Fly

Last updated: February 24, 2021
Verified by: AZ Animals Staff

There are more than 240,000 different species!



Fly Scientific Classification

Kingdom
Animalia
Phylum
Arthropoda
Class
Insecta
Order
Diptera

Fly Conservation Status


Fly Facts

Main Prey
Nectar, Sap, Blood
Fun Fact
There are more than 240,000 different species!
Habitat
Close to organic waste
Predators
Frogs, Fish, Lizards
Diet
Omnivore
Average Litter Size
50
Favorite Food
Nectar
Common Name
Fly
Number Of Species
240000
Location
Worldwide
Slogan
There are more than 240,000 different species!

Fly Physical Characteristics

Colour
  • Brown
  • Blue
  • Black
Skin Type
Hair

Fly Images

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The fly is one of the most common and diverse groups of animals on the planet.

Although they so often share an antagonistic relationship with humans as an annoyance or a potential carrier of diseases, these insects also serve many important ecological roles. They are the second most common pollinators, behind only bees. They help to keep the environment free of decomposing animal flesh. And as a common subject of genetic research, they also help to advance the frontiers of human knowledge.

5 Incredible Fly Facts!

  • The evolutionary history of these insects dates back some 240 million years in the fossil record.
  • These insects rub their legs together in order to keep them clean. The bristles on the legs are important sensory organs that can taste the food they land on.
  • The maggots, which feed on decomposing tissue, have historically been used by humans to clean wounds.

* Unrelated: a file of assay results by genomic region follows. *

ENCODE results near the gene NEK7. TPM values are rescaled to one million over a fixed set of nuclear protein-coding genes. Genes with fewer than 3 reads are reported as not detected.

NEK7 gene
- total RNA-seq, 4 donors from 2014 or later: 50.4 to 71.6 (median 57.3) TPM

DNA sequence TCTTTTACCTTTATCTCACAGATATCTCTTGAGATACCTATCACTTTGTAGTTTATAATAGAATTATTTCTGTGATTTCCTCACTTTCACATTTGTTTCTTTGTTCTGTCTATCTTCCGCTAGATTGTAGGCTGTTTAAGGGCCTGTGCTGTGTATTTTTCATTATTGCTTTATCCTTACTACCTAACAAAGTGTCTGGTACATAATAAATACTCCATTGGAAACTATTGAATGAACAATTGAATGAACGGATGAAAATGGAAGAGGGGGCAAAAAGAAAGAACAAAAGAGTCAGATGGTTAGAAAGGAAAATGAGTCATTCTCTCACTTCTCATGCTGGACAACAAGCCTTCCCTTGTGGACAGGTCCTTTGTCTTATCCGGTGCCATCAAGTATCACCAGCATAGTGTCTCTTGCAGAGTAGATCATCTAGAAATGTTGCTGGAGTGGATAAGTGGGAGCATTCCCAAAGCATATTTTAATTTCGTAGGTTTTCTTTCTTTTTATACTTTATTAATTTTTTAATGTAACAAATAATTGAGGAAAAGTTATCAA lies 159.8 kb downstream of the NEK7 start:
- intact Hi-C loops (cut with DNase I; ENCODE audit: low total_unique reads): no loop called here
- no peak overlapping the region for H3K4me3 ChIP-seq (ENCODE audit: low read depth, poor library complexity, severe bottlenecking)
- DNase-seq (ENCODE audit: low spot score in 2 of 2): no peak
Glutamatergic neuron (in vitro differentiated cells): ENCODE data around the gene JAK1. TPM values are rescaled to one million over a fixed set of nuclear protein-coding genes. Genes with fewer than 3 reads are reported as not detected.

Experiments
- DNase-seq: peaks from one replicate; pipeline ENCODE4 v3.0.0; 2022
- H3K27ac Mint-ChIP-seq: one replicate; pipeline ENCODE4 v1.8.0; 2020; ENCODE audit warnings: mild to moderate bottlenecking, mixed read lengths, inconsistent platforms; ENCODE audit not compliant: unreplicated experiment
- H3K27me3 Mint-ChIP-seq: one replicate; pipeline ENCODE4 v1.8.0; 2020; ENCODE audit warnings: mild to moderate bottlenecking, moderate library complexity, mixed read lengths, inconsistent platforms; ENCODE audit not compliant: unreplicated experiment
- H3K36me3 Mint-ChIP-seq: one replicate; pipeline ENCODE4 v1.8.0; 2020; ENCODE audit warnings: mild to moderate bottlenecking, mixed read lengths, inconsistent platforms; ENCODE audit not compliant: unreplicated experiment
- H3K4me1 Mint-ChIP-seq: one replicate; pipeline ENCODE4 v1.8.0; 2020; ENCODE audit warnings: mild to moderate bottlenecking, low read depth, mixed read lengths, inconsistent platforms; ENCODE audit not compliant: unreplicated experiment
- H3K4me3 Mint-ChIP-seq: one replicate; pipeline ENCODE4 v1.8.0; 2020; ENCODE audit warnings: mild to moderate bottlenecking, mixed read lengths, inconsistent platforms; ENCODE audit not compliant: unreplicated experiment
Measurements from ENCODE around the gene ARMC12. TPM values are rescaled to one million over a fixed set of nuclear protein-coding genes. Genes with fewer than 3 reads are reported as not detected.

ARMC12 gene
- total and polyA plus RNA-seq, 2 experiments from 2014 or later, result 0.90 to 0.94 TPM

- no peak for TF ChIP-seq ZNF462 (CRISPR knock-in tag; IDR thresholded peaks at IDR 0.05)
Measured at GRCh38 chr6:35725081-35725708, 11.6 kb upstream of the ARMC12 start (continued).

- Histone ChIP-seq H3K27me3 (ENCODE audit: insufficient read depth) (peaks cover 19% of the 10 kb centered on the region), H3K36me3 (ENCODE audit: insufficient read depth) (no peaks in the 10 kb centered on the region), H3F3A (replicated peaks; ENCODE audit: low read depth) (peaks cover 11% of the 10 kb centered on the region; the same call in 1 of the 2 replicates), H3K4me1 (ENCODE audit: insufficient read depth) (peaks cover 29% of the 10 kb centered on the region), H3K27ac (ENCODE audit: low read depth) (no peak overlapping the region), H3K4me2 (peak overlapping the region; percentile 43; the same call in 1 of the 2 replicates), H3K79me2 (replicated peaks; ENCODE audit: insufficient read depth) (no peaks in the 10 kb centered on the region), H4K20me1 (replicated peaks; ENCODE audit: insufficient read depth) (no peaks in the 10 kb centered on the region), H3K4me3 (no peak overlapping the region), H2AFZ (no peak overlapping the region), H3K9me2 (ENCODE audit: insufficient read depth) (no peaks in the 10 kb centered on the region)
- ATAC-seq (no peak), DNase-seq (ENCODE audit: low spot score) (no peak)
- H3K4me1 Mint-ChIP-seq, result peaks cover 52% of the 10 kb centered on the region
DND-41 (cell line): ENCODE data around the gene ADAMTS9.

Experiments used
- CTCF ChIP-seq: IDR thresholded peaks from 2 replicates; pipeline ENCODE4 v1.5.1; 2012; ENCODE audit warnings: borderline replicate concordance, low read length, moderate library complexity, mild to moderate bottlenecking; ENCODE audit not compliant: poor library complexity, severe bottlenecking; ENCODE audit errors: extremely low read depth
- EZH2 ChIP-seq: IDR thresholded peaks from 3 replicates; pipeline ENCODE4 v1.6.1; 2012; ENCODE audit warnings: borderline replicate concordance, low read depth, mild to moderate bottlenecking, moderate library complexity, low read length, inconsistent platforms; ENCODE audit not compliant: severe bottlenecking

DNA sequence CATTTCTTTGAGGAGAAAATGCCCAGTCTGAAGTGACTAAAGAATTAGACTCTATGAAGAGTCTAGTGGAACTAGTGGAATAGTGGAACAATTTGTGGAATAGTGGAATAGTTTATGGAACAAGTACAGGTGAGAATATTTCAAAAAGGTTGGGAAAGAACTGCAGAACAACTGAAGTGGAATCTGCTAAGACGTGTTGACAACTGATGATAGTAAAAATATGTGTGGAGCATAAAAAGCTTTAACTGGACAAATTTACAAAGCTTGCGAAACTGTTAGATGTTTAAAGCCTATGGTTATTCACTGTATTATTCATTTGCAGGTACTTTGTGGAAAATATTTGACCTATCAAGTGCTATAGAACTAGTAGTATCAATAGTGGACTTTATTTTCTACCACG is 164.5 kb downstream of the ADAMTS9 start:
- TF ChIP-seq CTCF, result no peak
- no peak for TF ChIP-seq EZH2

• These insects undergo four different life stages. The first stage, the egg, only lasts a matter of eight to 12 hours. After hatching, the insect enters a prolonged larval stage in which it goes through a few different molting periods over the course of several days or weeks. The third stage, the pupa, is an intermediate form between larva and adult. It lasts an average of five days. The final adult phase mostly serves the purpose of reproduction.
  • The insect’s lifespan lasts only a few weeks long. However, in this short time, it is very reproductively active. A single female can lay 500 eggs every three to four days.

Fly Species, Types, and Scientific Name

The scientific name for the fly order is Diptera (meaning two-winged in Greek). This order contains an astonishing amount of variety. More than 125,000 species have so far been described, but there could be up to a million species in total. House, horse, and blow flies are obvious examples, but what many people may not know is that even mosquitoes, midges, and gnats are members of the same order as well. Here is a list of the major groups:

  • House and dung flies – Muscoidea
  • Blow and flesh flies – Oestroidea
  • Marsh flies – Acalyptratae
  • Louse flies – Hippoboscoidea
  • Hoverflies - Syrphoidea
  • Flat-footed flies – Phoroidea
  • Dance flies – Empidoidea
  • Robber and bee flies – Asiloidea
  • Horse and snipe flies – Tabanomorpha
  • Stink flies – Xylophagomorpha
  • Soldier flies – Stratiomyomorpha
  • Crane flies – Tipuloidea
  • Drain and sand flies – Psychodomorpha
  • Mosquitoes – Culicomorpha
  • Gnats – Bibionomorpha
  • Midges – Blephariceromorpha